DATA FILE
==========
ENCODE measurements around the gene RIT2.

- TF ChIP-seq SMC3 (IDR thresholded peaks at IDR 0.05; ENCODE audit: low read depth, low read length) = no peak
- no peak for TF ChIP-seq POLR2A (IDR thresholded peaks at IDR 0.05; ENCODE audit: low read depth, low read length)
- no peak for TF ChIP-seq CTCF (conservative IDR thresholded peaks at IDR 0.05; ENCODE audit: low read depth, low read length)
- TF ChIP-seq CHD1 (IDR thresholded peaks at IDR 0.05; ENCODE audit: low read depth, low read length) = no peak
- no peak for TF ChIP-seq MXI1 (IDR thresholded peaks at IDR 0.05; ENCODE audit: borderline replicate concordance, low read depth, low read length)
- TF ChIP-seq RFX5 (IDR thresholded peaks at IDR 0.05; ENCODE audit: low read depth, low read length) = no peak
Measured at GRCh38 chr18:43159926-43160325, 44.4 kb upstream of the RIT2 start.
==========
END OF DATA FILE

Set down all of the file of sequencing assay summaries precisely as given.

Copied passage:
ENCODE measurements around the gene RIT2.

- TF ChIP-seq SMC3 (IDR thresholded peaks at IDR 0.05; ENCODE audit: low read depth, low read length) = no peak
- no peak for TF ChIP-seq POLR2A (IDR thresholded peaks at IDR 0.05; ENCODE audit: low read depth, low read length)
- no peak for TF ChIP-seq CTCF (conservative IDR thresholded peaks at IDR 0.05; ENCODE audit: low read depth, low read length)
- TF ChIP-seq CHD1 (IDR thresholded peaks at IDR 0.05; ENCODE audit: low read depth, low read length) = no peak
- no peak for TF ChIP-seq MXI1 (IDR thresholded peaks at IDR 0.05; ENCODE audit: borderline replicate concordance, low read depth, low read length)
- TF ChIP-seq RFX5 (IDR thresholded peaks at IDR 0.05; ENCODE audit: low read depth, low read length) = no peak
Measured at GRCh38 chr18:43159926-43160325, 44.4 kb upstream of the RIT2 start.